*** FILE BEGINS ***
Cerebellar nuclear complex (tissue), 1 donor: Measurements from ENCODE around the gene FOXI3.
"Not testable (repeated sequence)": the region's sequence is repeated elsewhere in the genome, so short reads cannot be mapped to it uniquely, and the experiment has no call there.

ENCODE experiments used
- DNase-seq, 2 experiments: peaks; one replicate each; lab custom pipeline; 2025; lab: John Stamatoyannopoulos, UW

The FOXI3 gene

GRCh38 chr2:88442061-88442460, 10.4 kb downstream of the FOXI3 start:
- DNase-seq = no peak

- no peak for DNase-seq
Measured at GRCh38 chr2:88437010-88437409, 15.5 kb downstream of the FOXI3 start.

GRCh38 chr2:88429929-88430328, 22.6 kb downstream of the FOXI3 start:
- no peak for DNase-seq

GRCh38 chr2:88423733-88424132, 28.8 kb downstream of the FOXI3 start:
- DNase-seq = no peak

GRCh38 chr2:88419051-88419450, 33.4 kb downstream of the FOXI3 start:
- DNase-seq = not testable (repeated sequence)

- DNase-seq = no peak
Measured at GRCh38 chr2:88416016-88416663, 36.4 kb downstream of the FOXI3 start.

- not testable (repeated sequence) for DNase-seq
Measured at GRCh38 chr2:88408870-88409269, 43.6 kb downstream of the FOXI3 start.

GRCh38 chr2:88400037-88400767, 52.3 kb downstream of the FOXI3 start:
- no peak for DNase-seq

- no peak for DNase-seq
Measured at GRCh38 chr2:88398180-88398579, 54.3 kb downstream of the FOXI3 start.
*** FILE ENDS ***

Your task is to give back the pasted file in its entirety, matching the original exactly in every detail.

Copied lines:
Cerebellar nuclear complex (tissue), 1 donor: Measurements from ENCODE around the gene FOXI3.
"Not testable (repeated sequence)": the region's sequence is repeated elsewhere in the genome, so short reads cannot be mapped to it uniquely, and the experiment has no call there.

ENCODE experiments used
- DNase-seq, 2 experiments: peaks; one replicate each; lab custom pipeline; 2025; lab: John Stamatoyannopoulos, UW

The FOXI3 gene

GRCh38 chr2:88442061-88442460, 10.4 kb downstream of the FOXI3 start:
- DNase-seq = no peak

- no peak for DNase-seq
Measured at GRCh38 chr2:88437010-88437409, 15.5 kb downstream of the FOXI3 start.

GRCh38 chr2:88429929-88430328, 22.6 kb downstream of the FOXI3 start:
- no peak for DNase-seq

GRCh38 chr2:88423733-88424132, 28.8 kb downstream of the FOXI3 start:
- DNase-seq = no peak

GRCh38 chr2:88419051-88419450, 33.4 kb downstream of the FOXI3 start:
- DNase-seq = not testable (repeated sequence)

- DNase-seq = no peak
Measured at GRCh38 chr2:88416016-88416663, 36.4 kb downstream of the FOXI3 start.

- not testable (repeated sequence) for DNase-seq
Measured at GRCh38 chr2:88408870-88409269, 43.6 kb downstream of the FOXI3 start.

GRCh38 chr2:88400037-88400767, 52.3 kb downstream of the FOXI3 start:
- no peak for DNase-seq

- no peak for DNase-seq
Measured at GRCh38 chr2:88398180-88398579, 54.3 kb downstream of the FOXI3 start.